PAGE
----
Henry James and Memory Conference

2016 marks the centenary of the death of Henry James (15 April 1843-28 February 1916), and will be a year in which James’s heritage will be celebrated, and will come under scrutiny, in a variety of settings and in different modes. This first conference of the centenary year will take place in London, James’s adopted home and the location of much of his fiction, and will be hosted by the Eccles Centre for American Studies at the British Library, one of the world’s greatest libraries. Taking advantage of another centenary, it will give special attention to James’s richly complex relation to Shakespeare, as well as to other writers, especially poets. In addition to academic papers, it will also involve readings by creative writers – in poetry and prose – of works inspired by James and his example.

James was himself much given to the act of remembrance, whether reminiscing in his biographical and autobiographical writings, or echoing the words and works of other writers and artists in his fiction. Likewise, James has had a vivid afterlife in various literary and artistic forms up to the present day.

The academic organisers are Philip Horne (University College London), Gert Buelens (Ghent University) and Oliver Herford (University of Birmingham).

Please note that the below conference schedule may be subject to change.

All proceedings will take place in the British Library’s Conference Centre with exception of the Thursday night poetry event which will take place in the Library’s Terrace Restaurant.


18.00-18.30 Registration

18.30-20.00 Henry James and Poetry with Mark Ford, Philip Horne and Peter Robinson.


08.15-09.00 Registration, coffee and pastries.

09.00-10.30 Parallel Panels 1A, 1B, 1C

Panel 1A Biography and autobiography

Dee MacCormack: ‘“Saying nothing in infinite sentences”: remembering the conversational James’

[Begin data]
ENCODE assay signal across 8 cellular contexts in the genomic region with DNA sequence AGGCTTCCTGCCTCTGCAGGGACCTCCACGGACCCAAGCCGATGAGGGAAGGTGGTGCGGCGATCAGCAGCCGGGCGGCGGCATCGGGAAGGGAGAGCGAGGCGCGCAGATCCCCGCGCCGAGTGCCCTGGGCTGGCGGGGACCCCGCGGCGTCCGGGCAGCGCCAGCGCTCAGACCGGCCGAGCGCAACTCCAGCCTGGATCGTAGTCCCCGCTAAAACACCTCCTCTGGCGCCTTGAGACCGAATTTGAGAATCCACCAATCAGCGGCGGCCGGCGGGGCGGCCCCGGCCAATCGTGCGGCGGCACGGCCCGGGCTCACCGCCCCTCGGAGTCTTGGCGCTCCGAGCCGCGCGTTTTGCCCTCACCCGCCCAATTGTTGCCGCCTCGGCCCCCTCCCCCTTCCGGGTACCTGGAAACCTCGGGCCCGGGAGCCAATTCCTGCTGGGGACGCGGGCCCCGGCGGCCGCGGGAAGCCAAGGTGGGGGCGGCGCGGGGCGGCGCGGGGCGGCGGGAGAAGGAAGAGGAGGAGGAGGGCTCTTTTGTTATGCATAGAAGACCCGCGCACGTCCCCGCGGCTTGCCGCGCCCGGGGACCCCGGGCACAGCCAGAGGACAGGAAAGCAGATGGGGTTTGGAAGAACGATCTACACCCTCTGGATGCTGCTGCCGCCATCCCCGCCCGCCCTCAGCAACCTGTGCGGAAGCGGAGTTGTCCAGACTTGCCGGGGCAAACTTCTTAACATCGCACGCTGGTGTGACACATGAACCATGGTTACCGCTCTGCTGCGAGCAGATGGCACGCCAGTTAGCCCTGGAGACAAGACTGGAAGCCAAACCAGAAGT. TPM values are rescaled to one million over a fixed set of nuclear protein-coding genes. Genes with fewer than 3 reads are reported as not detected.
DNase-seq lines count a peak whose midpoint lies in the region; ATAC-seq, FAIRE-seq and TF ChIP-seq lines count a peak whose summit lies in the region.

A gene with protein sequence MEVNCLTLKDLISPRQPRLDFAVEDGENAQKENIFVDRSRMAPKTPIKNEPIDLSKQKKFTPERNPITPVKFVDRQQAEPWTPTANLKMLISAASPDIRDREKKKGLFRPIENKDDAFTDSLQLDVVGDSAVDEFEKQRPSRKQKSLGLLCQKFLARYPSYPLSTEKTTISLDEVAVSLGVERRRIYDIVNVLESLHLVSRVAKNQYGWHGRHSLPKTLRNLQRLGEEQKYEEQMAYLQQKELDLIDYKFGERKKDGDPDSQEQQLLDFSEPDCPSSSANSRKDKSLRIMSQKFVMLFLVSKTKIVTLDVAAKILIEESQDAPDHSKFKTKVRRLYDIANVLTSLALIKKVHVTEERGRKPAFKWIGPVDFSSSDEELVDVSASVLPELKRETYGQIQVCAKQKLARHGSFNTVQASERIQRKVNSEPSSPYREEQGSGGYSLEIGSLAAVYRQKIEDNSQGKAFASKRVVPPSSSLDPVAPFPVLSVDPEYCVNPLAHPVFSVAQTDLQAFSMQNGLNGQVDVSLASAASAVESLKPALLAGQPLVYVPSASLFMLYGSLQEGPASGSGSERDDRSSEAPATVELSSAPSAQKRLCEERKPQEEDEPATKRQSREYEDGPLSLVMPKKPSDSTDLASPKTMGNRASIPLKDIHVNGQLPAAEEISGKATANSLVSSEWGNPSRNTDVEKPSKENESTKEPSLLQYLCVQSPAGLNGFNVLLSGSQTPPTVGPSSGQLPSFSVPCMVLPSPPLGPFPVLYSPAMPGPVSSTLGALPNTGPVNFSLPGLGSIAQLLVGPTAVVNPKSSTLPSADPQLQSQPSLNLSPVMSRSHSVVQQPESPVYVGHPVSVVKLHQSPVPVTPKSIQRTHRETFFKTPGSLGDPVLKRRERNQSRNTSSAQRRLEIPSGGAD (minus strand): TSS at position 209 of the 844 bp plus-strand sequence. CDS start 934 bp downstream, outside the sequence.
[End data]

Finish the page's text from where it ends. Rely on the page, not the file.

Mhairi Pooler: ‘Henry James’s Humane Art: letter writing and the autobiography of friendship’

Gert Buelens: ‘The Dead Hand of Jamesian Wills’

Panel 1B Sociologies

Ivanna Cikes: ‘The Politics of Jamesian Memory’

Anna Despotopoulou: ‘Sites of Memory and the “self-made girl” in Henry James’

Chryssa Marinou: ‘Henry James’s “Renewing the Old” and “Telescoping the Past through the Present”: mnemonic strategies in The American Scene and Walter Benjamin’s Berlin Childhood

Panel 1C Adaptation

Erwin Flaxman: ‘François Truffaut’s Henry James’

Bethany Layne: ‘“It has taken the son to make me see the father for what he was”: Michiel Heyns’s Invisible Furies and Jamesian Appropriation’

Tom Ue: ‘The Foreshadowed Lives of Alejandro Amenábar’s The Others

10.30-11.00 Break for coffee

11.00-12.30Parallel Panels 2A, 2B, 2C

Panel 2A Style

Tamara Follini: ‘Deep Memory in The Wings of the Dove

Oliver Herford: ‘The Ragbag of Memory’

Philip Horne: ‘Henry James, Winchelsea, Rye, Denis Duval

Panel 2B James and Woolf

Mary Boyington: ‘The Haunted House in the Hebrides: To the Lighthouse as Jamesian ghost story’

Elaine Hudson: ‘Shakespeare’s Bones: Henry James, Virginia Woolf and the Literary Pilgrimage’

Miciah Hussey: ‘The Corners of My Mind: Haunting in James’s “The Jolly Corner” and Woolf’s Jacob’s Room

Panel 2C Impossible pasts

Linda Raphael: ‘Memory and Emotion: James’s The Wings of the Dove and Jhumpa Lahiri’s Unaccustomed Earth

Phyllis van Slyck: ‘Lost and Re-found: Memory and Imagination in James’s The Wings of the Dove and Proust’s La Prisonnière

Theodora Tsimpouki: ‘Writing out of the Ashes and James’s “The Aspern Papers”’


12.30-13.30 Lunch

13.30-15.00 Parallel Panels 3A, 3B, 3C

Panel 3A Editing James: the Cambridge Edition

Kathy Lawrence: ‘Borne Back Ceaselessly Into the Past: Henry James, Walt Whitman, and the Retrieval of Selfhood’

Karen Scherzinger: ‘Revision as/and comedy in The Tragic Muse

Pierre A. Walker: ‘James’s Early Revisions to The American

Panel 3B Forgetfulness

Emily Coit: ‘James’s “Conservative Interest” and American Forgetting’

Nan Z. Da: ‘On Flakiness’

Shari Goldberg: ‘James’s Amnesiacs’